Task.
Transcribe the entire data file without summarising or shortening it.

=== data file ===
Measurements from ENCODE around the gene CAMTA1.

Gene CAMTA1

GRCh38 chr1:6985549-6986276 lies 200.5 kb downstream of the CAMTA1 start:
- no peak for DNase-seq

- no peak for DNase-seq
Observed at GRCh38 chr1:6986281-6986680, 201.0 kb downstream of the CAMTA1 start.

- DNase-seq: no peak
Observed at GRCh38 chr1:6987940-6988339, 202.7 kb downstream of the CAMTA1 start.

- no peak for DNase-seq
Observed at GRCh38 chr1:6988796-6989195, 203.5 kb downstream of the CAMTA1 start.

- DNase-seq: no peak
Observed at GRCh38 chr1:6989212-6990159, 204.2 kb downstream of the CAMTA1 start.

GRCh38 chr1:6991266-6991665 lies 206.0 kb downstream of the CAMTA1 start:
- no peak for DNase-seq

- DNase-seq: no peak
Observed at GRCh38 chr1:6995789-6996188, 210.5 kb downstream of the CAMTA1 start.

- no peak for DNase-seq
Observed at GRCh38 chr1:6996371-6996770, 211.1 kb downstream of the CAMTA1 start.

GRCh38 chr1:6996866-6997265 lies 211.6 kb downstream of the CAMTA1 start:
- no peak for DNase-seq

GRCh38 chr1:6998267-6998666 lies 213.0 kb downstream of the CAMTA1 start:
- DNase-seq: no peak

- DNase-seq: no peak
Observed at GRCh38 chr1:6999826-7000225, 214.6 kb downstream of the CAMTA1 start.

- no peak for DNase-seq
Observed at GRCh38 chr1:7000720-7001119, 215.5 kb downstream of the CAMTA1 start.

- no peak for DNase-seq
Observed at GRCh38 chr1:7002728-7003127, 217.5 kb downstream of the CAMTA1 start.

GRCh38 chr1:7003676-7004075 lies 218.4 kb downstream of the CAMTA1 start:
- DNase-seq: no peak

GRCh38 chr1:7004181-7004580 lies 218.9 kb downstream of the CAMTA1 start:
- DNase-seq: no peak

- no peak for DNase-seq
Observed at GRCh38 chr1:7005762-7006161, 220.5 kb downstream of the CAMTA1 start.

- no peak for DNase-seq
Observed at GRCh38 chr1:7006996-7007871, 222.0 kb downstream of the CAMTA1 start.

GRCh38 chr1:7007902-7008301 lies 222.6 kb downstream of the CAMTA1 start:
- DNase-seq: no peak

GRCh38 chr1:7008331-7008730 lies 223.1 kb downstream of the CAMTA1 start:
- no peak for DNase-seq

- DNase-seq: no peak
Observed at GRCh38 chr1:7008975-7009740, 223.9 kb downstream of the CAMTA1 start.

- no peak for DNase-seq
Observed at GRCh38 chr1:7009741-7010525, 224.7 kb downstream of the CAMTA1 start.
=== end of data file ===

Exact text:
Measurements from ENCODE around the gene CAMTA1.

Gene CAMTA1

GRCh38 chr1:6985549-6986276 lies 200.5 kb downstream of the CAMTA1 start:
- no peak for DNase-seq

- no peak for DNase-seq
Observed at GRCh38 chr1:6986281-6986680, 201.0 kb downstream of the CAMTA1 start.

- DNase-seq: no peak
Observed at GRCh38 chr1:6987940-6988339, 202.7 kb downstream of the CAMTA1 start.

- no peak for DNase-seq
Observed at GRCh38 chr1:6988796-6989195, 203.5 kb downstream of the CAMTA1 start.

- DNase-seq: no peak
Observed at GRCh38 chr1:6989212-6990159, 204.2 kb downstream of the CAMTA1 start.

GRCh38 chr1:6991266-6991665 lies 206.0 kb downstream of the CAMTA1 start:
- no peak for DNase-seq

- DNase-seq: no peak
Observed at GRCh38 chr1:6995789-6996188, 210.5 kb downstream of the CAMTA1 start.

- no peak for DNase-seq
Observed at GRCh38 chr1:6996371-6996770, 211.1 kb downstream of the CAMTA1 start.

GRCh38 chr1:6996866-6997265 lies 211.6 kb downstream of the CAMTA1 start:
- no peak for DNase-seq

GRCh38 chr1:6998267-6998666 lies 213.0 kb downstream of the CAMTA1 start:
- DNase-seq: no peak

- DNase-seq: no peak
Observed at GRCh38 chr1:6999826-7000225, 214.6 kb downstream of the CAMTA1 start.

- no peak for DNase-seq
Observed at GRCh38 chr1:7000720-7001119, 215.5 kb downstream of the CAMTA1 start.

- no peak for DNase-seq
Observed at GRCh38 chr1:7002728-7003127, 217.5 kb downstream of the CAMTA1 start.

GRCh38 chr1:7003676-7004075 lies 218.4 kb downstream of the CAMTA1 start:
- DNase-seq: no peak

GRCh38 chr1:7004181-7004580 lies 218.9 kb downstream of the CAMTA1 start:
- DNase-seq: no peak

- no peak for DNase-seq
Observed at GRCh38 chr1:7005762-7006161, 220.5 kb downstream of the CAMTA1 start.

- no peak for DNase-seq
Observed at GRCh38 chr1:7006996-7007871, 222.0 kb downstream of the CAMTA1 start.

GRCh38 chr1:7007902-7008301 lies 222.6 kb downstream of the CAMTA1 start:
- DNase-seq: no peak

GRCh38 chr1:7008331-7008730 lies 223.1 kb downstream of the CAMTA1 start:
- no peak for DNase-seq

- DNase-seq: no peak
Observed at GRCh38 chr1:7008975-7009740, 223.9 kb downstream of the CAMTA1 start.

- no peak for DNase-seq
Observed at GRCh38 chr1:7009741-7010525, 224.7 kb downstream of the CAMTA1 start.